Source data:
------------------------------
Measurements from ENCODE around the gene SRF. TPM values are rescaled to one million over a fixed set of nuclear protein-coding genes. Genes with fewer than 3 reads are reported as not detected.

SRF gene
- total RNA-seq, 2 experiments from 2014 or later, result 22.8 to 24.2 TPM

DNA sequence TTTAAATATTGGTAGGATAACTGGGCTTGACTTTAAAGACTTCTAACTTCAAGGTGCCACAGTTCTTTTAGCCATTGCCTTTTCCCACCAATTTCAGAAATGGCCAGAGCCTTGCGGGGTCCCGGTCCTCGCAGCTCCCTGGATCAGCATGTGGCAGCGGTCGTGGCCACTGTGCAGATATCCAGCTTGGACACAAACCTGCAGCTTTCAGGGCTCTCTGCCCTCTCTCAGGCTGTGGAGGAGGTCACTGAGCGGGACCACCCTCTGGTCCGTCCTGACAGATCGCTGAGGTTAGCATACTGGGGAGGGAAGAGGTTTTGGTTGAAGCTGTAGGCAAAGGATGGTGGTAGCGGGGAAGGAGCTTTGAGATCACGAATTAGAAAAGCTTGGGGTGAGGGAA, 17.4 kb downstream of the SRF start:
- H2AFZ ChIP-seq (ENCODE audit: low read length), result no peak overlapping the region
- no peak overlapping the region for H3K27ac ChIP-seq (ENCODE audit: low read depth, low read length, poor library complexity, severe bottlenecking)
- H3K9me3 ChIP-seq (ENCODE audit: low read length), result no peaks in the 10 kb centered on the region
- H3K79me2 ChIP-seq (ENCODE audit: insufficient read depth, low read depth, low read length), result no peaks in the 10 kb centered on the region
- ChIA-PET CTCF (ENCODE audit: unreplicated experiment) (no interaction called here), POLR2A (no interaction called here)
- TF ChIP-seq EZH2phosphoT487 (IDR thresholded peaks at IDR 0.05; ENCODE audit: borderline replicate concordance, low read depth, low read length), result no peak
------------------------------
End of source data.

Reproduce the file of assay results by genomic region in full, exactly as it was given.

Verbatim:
Measurements from ENCODE around the gene SRF. TPM values are rescaled to one million over a fixed set of nuclear protein-coding genes. Genes with fewer than 3 reads are reported as not detected.

SRF gene
- total RNA-seq, 2 experiments from 2014 or later, result 22.8 to 24.2 TPM

DNA sequence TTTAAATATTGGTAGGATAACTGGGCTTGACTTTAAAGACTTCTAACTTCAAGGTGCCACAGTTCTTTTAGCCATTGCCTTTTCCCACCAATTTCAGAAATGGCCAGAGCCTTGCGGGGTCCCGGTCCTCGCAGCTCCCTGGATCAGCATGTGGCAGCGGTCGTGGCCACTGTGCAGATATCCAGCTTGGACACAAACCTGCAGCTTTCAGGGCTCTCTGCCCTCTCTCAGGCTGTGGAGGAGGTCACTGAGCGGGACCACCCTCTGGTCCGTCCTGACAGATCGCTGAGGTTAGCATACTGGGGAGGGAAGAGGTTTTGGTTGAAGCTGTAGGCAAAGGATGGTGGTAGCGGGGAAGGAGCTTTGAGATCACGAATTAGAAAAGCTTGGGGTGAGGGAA, 17.4 kb downstream of the SRF start:
- H2AFZ ChIP-seq (ENCODE audit: low read length), result no peak overlapping the region
- no peak overlapping the region for H3K27ac ChIP-seq (ENCODE audit: low read depth, low read length, poor library complexity, severe bottlenecking)
- H3K9me3 ChIP-seq (ENCODE audit: low read length), result no peaks in the 10 kb centered on the region
- H3K79me2 ChIP-seq (ENCODE audit: insufficient read depth, low read depth, low read length), result no peaks in the 10 kb centered on the region
- ChIA-PET CTCF (ENCODE audit: unreplicated experiment) (no interaction called here), POLR2A (no interaction called here)
- TF ChIP-seq EZH2phosphoT487 (IDR thresholded peaks at IDR 0.05; ENCODE audit: borderline replicate concordance, low read depth, low read length), result no peak